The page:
A long-term plan exists to build a new outer bypass road around Zagreb. The outer bypass would be a part of the tolled motorway network thus permitting vehicles not to stop at two toll plazas near Zagreb as they enter and leave the present bypass, decreasing congestion on the inner bypass motorway. 2009-2012 motorway and road construction plan entails funds for development of design documents for the outer bypass motorway and specifies its route: It is to be a 106 km (66 mi) long motorway originating from the A2 motorway Luka interchange, connecting the A3 motorway Gradina interchange near Samobor, the A1 motorway Horvati interchange, the A11 motorway Mraclin interchange, once again the A3 motorway Ivani? Grad interchange and finally the A4 motorway Zelina interchange.[6] A total of 14 interchanges are planned on the new bypass, including the ones connecting it to the other motorways already specified, connecting the outer bypass to all major roads intersected.[7][8]

Because of the Medvednica Mountain north of Zagreb, the present bypass is U-shaped, leaving the city without a northern bypass that would connect the A2 and A4 highways. A northern branch (around 27 km long) of the bypass was planned and designed to bridge the gap. It was planned to connect the Zapre?i? interchange with the Popovec interchange. The route would have required a number of long tunnels and viaducts making it expensive.[9][10] According to the general design alternative in a study executed by the Faculty of Architecture and Institut IGH, the route would comprise 15 tunnels. The tunnels longer than 500 m would be: Ivanec Tunnel (2656 m), Bor?ec Tunnel (1797 m), Pantov?ak Tunnel (1625 m), Dotrina Tunnel (1050 m), Remete 1 Tunnel (1025 m), ?uguvec Tunnel (550 m) and Novaki Tunnel (502 m). The construction works were planned in stages with an additional 5-10 km long tunnel built subsequently through Medvednica Mountain to connect Zagreb and Hrvatsko zagorje directly. However, as of September 2011, all such plans were cancelled as unfeasible.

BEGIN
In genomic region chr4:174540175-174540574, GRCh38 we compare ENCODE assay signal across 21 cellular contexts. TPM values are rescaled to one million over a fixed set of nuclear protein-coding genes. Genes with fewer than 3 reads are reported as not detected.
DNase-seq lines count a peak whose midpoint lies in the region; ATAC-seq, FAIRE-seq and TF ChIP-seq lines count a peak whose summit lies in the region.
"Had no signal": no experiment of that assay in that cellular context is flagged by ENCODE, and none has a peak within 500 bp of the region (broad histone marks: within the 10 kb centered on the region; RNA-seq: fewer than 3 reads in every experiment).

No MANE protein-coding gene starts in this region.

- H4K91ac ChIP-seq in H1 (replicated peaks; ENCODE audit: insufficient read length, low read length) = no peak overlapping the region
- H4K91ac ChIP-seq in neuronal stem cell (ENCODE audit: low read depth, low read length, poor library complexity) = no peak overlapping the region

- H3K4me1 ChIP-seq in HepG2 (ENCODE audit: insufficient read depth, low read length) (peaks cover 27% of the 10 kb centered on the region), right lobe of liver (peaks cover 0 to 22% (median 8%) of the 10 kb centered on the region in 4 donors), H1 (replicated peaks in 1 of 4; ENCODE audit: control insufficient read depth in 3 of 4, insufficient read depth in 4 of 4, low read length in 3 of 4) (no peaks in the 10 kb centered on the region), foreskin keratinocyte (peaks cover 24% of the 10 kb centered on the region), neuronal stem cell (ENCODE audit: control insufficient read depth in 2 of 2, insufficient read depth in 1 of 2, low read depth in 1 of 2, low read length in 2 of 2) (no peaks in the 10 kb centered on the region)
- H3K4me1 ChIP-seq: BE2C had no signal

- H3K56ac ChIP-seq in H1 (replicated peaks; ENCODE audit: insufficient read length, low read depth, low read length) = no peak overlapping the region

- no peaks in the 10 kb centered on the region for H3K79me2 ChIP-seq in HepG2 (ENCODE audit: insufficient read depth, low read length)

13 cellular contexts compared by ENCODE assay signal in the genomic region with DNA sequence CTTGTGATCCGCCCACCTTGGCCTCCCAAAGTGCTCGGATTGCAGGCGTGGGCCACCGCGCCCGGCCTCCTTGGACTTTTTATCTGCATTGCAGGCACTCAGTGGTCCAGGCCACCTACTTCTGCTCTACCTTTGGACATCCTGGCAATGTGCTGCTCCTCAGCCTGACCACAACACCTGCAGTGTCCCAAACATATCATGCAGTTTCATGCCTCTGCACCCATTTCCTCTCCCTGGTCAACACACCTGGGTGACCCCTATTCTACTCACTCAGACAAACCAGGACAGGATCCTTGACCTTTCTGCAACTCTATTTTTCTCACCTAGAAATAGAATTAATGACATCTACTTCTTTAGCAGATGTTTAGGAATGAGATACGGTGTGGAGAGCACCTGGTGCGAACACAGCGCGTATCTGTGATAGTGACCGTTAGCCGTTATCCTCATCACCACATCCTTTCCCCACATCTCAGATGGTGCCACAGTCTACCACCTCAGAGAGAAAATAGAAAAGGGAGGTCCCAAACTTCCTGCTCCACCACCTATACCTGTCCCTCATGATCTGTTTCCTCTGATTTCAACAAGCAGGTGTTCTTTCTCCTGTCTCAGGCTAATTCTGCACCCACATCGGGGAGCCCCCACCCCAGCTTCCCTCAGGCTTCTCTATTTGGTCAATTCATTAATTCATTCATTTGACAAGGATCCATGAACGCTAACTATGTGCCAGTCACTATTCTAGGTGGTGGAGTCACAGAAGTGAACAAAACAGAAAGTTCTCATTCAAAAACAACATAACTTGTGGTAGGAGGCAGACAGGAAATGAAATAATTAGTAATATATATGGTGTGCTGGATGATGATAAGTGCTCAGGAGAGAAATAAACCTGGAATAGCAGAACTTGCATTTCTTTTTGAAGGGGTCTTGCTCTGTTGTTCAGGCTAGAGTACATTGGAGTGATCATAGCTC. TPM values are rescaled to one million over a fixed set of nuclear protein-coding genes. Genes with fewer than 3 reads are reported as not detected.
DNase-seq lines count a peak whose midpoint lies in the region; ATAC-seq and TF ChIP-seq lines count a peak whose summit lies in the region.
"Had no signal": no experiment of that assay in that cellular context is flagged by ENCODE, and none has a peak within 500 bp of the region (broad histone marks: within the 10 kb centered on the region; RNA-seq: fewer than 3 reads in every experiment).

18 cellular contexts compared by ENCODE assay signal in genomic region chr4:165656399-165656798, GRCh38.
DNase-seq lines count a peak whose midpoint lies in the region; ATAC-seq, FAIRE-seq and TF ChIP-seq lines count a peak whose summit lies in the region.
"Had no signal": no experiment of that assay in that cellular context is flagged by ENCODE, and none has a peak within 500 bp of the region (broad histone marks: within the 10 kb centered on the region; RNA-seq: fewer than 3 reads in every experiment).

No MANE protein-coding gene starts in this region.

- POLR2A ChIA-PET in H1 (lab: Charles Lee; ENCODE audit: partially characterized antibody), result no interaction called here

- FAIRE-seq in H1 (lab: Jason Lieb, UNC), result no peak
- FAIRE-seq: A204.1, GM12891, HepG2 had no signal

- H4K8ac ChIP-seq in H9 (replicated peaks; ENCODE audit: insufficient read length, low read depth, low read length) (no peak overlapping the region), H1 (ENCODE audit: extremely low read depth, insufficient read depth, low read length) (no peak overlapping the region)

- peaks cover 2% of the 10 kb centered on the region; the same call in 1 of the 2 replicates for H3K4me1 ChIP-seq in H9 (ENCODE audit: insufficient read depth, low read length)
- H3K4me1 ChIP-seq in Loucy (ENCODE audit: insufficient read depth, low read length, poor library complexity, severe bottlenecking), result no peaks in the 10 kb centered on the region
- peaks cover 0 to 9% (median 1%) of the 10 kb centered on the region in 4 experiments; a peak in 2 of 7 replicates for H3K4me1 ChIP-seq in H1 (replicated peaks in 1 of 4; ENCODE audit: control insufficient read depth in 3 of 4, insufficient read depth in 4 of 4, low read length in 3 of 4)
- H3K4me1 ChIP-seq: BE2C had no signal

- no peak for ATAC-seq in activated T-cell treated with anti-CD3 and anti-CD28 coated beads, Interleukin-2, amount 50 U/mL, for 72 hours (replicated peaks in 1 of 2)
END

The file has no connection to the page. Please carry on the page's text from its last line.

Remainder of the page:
Exit list

County km Exit Name[2] Destination[3] Notes
Zagreb 0.0 6 Zapre?i?


Connection to Zapre?i? and Zagreb via Aleja Bologne and Ilica.
The westernmost interchange of the Zagreb bypass.
Westbound traffic continues along the northbound A2 motorway towards Krapina and Maribor, Slovenia.
The D1 road is not physically signposted along the Zagreb bypass.
0.3 Sava River Bridge
City of Zagreb 7.4 7/3 Jankomir

?1035
Connection to the A3 motorway (E70) (connecting Samobor and Ljubljana, Slovenia to the west) and to Zagreb via the ?1035 road.
The southern terminus of the European route E59.
For the eastbound traffic the exit is signposted as A2 exit number 7, and for the westbound traffic the exit is signposted as A3 exit number 3.
The Zagreb bypass switches between the A2 (to the west) and the A3 (to the east) at this point.
9.9 Rest area traffic sign Lu?ko rest area
12.3 4 Lu?ko




Connection to A1 motorway[2] and to the City of Zagreb via Jadranska Avenue.
The western terminus of European routes E65/E71 concurrency.
The eastern terminus of the D1 state road concurrency and the western terminus of D3 state road concurrency; the state roads are not signposted along the Zagreb bypass.